Impact of Welfare Reform on Housing Employees
Almost half of housing staff have experienced resident suicide threats according to a recent report from the consultancy, 'Straight Forward'. Just 25% of workers report feeling well equipped to deal with the situation.
The report entitled 'Impact of welfare reform on housing employees' shows that the bedroom tax in particular has changed relationships between housing workers and tenants. A majority of workers felt more stressed at work, mainly due to increased workloads and dealing with more 'emotionally stressed' clients. The problem appears to be escalating rapidly; 77% report that customer interactions are more challenging than six months ago. A minority of workers, 45% feel very/extremely well supported at work, while 55% feel unsupported or moderately supported.
"In the focus groups and interviews, we encouraged people to speak openly. As they spoke about specific cases some respondents were reduced to tears. Not only did tenants need more help and support but, since the reforms, the issues staff were expected to deal with were bigger and more complex. Every day they must reconcile the need to collect the rent from vulnerable people who are forced to go without food, clothes or heating" according to Charlotte Cook writing in the Guardian online today.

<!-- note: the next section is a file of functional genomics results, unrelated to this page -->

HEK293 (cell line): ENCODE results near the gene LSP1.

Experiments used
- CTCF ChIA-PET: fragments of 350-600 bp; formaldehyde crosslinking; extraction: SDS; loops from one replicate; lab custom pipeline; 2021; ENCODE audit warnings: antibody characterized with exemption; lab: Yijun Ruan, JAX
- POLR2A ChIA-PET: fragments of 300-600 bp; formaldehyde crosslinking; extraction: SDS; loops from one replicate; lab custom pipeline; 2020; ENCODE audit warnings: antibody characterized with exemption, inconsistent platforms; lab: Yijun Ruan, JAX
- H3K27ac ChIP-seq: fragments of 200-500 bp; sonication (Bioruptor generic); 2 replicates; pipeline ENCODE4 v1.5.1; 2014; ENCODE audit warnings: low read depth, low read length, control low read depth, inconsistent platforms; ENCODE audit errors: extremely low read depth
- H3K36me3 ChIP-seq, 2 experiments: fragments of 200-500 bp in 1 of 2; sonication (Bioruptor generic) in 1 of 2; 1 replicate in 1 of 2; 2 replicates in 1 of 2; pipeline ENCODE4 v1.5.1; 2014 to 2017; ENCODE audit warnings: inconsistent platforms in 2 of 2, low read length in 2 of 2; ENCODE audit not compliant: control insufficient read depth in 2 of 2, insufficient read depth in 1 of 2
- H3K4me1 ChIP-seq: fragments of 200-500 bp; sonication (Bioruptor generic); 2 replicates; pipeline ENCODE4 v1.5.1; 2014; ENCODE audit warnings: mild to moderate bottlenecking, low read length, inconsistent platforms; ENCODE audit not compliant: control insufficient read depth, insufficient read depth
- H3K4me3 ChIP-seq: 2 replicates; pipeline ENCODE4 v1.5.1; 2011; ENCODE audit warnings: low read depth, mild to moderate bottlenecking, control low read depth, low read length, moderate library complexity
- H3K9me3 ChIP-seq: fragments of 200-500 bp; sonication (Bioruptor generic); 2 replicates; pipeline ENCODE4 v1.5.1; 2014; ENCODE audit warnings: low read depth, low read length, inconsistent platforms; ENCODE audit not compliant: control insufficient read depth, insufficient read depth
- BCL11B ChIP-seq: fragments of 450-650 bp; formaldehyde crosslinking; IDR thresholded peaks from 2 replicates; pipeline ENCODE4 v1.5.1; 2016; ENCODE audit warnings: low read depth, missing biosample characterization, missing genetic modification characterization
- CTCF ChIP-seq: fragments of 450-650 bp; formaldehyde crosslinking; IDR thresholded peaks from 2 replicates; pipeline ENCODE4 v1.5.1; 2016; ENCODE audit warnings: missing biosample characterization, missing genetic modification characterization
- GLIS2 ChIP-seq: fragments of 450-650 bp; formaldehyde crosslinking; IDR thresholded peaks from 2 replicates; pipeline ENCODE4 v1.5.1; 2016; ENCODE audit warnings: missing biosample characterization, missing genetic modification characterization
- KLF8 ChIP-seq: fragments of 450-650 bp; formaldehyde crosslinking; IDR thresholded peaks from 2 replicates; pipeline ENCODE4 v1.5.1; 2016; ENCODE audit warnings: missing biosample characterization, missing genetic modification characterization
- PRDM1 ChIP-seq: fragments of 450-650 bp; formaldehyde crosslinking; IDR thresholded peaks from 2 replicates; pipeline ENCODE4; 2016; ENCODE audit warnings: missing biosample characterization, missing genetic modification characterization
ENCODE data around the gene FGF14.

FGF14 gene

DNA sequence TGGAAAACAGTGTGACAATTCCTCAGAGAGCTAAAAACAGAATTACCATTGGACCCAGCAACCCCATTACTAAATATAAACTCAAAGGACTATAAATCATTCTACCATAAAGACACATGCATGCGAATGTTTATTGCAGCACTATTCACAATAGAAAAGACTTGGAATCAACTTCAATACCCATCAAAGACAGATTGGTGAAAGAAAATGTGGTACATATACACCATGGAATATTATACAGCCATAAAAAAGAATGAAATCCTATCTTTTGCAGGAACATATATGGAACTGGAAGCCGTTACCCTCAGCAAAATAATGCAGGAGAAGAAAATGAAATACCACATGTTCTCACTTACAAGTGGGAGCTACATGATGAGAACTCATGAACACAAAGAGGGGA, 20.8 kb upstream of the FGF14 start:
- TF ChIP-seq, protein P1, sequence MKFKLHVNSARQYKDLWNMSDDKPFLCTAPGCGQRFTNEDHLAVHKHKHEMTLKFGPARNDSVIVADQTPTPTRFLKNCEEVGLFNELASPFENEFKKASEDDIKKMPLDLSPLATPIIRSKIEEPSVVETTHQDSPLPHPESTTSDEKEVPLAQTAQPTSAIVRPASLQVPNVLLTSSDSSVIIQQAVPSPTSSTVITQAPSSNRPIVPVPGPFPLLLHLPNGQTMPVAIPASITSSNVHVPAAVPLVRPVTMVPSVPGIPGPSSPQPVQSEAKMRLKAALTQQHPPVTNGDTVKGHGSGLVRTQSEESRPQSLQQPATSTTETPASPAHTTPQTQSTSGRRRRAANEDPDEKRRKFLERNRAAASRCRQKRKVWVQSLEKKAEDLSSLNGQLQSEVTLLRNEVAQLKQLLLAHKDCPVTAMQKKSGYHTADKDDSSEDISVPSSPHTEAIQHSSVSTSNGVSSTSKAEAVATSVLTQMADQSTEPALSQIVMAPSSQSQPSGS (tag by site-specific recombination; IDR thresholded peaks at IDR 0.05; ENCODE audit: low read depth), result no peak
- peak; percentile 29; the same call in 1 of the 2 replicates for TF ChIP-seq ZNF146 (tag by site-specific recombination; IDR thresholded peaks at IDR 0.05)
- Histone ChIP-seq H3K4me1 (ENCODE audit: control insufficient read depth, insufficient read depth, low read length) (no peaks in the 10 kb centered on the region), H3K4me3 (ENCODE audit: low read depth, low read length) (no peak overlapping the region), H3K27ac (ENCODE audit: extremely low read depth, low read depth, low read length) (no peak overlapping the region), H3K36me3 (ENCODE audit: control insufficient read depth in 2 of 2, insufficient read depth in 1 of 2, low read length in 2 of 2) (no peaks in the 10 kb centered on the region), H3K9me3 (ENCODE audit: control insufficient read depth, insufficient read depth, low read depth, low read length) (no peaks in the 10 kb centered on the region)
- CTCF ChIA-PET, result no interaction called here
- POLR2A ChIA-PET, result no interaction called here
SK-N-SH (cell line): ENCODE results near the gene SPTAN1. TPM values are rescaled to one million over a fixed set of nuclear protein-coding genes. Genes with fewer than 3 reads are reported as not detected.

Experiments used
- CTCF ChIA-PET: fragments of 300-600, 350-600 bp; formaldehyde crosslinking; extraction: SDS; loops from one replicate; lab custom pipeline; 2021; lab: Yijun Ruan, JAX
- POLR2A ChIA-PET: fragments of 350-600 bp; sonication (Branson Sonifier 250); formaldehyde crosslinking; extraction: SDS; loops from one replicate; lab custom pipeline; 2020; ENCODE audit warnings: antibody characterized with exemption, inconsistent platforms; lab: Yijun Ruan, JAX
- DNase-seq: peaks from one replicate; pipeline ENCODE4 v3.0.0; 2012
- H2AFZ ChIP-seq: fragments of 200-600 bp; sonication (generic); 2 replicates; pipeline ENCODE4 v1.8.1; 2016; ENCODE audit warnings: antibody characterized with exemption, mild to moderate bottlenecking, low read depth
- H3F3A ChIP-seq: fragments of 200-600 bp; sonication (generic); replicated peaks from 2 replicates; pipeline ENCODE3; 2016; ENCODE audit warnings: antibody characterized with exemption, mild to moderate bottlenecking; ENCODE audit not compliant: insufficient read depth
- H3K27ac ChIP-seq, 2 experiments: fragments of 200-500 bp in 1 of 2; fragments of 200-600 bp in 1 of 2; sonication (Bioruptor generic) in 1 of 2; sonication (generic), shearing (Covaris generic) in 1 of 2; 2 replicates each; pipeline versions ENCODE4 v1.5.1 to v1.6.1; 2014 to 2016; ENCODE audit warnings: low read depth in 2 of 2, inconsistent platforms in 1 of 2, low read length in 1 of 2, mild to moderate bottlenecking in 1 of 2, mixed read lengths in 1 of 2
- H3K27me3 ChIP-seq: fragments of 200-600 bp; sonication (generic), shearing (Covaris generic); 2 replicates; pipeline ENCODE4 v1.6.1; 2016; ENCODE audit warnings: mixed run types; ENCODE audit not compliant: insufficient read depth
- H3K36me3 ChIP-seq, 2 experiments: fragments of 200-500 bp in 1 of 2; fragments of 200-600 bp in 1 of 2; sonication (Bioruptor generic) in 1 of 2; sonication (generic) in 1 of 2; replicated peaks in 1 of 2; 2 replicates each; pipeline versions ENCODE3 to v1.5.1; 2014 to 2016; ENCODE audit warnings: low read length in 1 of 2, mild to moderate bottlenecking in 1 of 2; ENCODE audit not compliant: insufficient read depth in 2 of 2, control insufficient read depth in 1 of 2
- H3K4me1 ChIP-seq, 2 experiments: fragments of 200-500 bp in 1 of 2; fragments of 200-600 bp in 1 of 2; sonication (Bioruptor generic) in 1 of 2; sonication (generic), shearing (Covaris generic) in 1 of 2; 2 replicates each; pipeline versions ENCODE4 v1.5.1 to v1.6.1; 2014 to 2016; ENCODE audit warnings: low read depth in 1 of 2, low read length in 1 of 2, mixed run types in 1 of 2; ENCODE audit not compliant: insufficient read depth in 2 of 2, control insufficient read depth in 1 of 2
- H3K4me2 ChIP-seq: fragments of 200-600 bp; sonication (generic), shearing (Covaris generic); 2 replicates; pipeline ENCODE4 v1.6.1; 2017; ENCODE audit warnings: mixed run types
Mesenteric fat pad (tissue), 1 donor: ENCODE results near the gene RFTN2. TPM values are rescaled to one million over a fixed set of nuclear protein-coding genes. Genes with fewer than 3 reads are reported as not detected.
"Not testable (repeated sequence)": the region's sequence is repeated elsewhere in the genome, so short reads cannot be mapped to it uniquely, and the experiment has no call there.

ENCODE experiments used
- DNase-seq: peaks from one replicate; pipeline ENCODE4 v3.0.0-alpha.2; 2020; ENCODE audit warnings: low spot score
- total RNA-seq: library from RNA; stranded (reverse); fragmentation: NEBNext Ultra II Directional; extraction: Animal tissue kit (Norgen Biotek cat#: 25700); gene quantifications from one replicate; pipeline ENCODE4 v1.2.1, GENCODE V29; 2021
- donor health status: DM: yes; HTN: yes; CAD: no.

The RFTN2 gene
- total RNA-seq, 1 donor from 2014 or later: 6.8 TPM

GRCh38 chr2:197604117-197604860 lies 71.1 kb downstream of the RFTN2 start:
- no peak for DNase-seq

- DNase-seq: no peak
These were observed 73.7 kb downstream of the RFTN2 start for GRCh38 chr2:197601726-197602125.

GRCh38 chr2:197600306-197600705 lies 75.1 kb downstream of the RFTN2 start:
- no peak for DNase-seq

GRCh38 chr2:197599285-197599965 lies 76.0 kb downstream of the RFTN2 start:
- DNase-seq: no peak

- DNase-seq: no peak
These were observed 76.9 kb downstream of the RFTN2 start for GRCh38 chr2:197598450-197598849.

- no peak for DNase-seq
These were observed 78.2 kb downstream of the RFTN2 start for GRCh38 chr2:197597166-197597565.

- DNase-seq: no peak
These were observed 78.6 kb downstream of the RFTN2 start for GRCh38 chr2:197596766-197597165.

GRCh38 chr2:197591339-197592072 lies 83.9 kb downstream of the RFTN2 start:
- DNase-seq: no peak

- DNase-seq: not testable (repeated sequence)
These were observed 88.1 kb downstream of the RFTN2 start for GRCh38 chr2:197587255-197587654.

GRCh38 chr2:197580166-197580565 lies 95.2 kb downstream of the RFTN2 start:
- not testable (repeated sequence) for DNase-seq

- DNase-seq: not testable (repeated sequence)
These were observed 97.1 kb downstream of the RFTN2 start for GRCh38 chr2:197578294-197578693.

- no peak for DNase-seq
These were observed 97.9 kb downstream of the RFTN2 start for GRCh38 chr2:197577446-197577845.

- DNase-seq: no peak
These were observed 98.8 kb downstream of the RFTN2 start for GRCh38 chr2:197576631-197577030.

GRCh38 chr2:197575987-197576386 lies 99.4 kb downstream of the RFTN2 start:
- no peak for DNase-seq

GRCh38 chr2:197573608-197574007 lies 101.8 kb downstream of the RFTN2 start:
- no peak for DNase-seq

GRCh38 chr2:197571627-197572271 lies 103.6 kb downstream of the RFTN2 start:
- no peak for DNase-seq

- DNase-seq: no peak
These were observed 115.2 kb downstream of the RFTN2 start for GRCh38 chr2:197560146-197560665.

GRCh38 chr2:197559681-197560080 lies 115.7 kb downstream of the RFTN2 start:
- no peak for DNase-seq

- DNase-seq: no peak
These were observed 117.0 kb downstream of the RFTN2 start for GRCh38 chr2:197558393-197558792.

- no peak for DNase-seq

Charlotte Cook calls for housing organisations to; "communicate clearly with staff where they stand on rent collection versus customer wellbeing", examine staff training, and give employees time to talk about pressures ensuring managers give teams the support they need. These are all good basic points that should be on the agendas of health and safety committees. Stress management has been a rising issue in the sector for a number of years. We should also be raising staffing levels, lone working and patterns of working.
Access the Impact of Welfare Reform on Housing Employees leaflet.
There is also a wealth of material on tacking these issues on the health and safety sections of this website and the national Unite site. Follow the link below for material on stress on the Hazards magazine website: http://www.hazards.org/stress/index.htm.